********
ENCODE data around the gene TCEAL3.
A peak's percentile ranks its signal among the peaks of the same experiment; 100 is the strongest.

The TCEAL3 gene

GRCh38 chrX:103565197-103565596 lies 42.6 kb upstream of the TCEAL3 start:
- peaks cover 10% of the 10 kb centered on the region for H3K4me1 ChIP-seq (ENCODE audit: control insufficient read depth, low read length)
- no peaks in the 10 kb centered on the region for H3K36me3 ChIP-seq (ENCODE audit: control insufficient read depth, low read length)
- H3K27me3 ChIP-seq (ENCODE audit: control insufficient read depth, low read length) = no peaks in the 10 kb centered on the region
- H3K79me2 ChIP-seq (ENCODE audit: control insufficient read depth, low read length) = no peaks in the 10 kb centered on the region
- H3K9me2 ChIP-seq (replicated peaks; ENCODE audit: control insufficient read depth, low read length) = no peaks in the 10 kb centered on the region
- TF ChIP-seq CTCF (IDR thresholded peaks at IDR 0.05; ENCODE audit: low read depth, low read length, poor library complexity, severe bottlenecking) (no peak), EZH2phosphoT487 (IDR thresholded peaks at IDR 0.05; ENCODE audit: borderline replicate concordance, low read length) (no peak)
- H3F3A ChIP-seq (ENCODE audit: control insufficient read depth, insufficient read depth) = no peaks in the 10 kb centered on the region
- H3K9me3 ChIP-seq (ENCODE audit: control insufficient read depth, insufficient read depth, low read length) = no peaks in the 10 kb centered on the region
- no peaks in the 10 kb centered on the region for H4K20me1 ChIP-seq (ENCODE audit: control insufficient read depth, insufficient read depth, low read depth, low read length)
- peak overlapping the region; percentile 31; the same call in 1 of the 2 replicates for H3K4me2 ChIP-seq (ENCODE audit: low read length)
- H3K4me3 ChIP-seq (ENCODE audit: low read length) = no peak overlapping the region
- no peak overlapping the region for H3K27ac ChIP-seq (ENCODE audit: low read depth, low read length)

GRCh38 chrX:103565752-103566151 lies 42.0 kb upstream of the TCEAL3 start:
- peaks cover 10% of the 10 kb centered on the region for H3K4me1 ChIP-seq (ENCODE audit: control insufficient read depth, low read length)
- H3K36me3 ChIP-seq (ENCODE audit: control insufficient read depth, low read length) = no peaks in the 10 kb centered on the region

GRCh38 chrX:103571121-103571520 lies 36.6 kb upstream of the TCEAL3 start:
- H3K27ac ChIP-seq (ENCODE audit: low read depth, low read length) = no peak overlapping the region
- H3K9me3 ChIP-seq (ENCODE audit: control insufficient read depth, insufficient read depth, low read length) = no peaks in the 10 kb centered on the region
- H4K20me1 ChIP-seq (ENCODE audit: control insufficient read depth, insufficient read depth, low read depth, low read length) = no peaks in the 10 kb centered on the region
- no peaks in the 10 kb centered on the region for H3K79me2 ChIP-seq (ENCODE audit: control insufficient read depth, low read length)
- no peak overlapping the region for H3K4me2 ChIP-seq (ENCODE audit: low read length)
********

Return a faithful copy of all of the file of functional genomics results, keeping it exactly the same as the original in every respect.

ENCODE data around the gene TCEAL3.
A peak's percentile ranks its signal among the peaks of the same experiment; 100 is the strongest.

The TCEAL3 gene

GRCh38 chrX:103565197-103565596 lies 42.6 kb upstream of the TCEAL3 start:
- peaks cover 10% of the 10 kb centered on the region for H3K4me1 ChIP-seq (ENCODE audit: control insufficient read depth, low read length)
- no peaks in the 10 kb centered on the region for H3K36me3 ChIP-seq (ENCODE audit: control insufficient read depth, low read length)
- H3K27me3 ChIP-seq (ENCODE audit: control insufficient read depth, low read length) = no peaks in the 10 kb centered on the region
- H3K79me2 ChIP-seq (ENCODE audit: control insufficient read depth, low read length) = no peaks in the 10 kb centered on the region
- H3K9me2 ChIP-seq (replicated peaks; ENCODE audit: control insufficient read depth, low read length) = no peaks in the 10 kb centered on the region
- TF ChIP-seq CTCF (IDR thresholded peaks at IDR 0.05; ENCODE audit: low read depth, low read length, poor library complexity, severe bottlenecking) (no peak), EZH2phosphoT487 (IDR thresholded peaks at IDR 0.05; ENCODE audit: borderline replicate concordance, low read length) (no peak)
- H3F3A ChIP-seq (ENCODE audit: control insufficient read depth, insufficient read depth) = no peaks in the 10 kb centered on the region
- H3K9me3 ChIP-seq (ENCODE audit: control insufficient read depth, insufficient read depth, low read length) = no peaks in the 10 kb centered on the region
- no peaks in the 10 kb centered on the region for H4K20me1 ChIP-seq (ENCODE audit: control insufficient read depth, insufficient read depth, low read depth, low read length)
- peak overlapping the region; percentile 31; the same call in 1 of the 2 replicates for H3K4me2 ChIP-seq (ENCODE audit: low read length)
- H3K4me3 ChIP-seq (ENCODE audit: low read length) = no peak overlapping the region
- no peak overlapping the region for H3K27ac ChIP-seq (ENCODE audit: low read depth, low read length)

GRCh38 chrX:103565752-103566151 lies 42.0 kb upstream of the TCEAL3 start:
- peaks cover 10% of the 10 kb centered on the region for H3K4me1 ChIP-seq (ENCODE audit: control insufficient read depth, low read length)
- H3K36me3 ChIP-seq (ENCODE audit: control insufficient read depth, low read length) = no peaks in the 10 kb centered on the region

GRCh38 chrX:103571121-103571520 lies 36.6 kb upstream of the TCEAL3 start:
- H3K27ac ChIP-seq (ENCODE audit: low read depth, low read length) = no peak overlapping the region
- H3K9me3 ChIP-seq (ENCODE audit: control insufficient read depth, insufficient read depth, low read length) = no peaks in the 10 kb centered on the region
- H4K20me1 ChIP-seq (ENCODE audit: control insufficient read depth, insufficient read depth, low read depth, low read length) = no peaks in the 10 kb centered on the region
- no peaks in the 10 kb centered on the region for H3K79me2 ChIP-seq (ENCODE audit: control insufficient read depth, low read length)
- no peak overlapping the region for H3K4me2 ChIP-seq (ENCODE audit: low read length)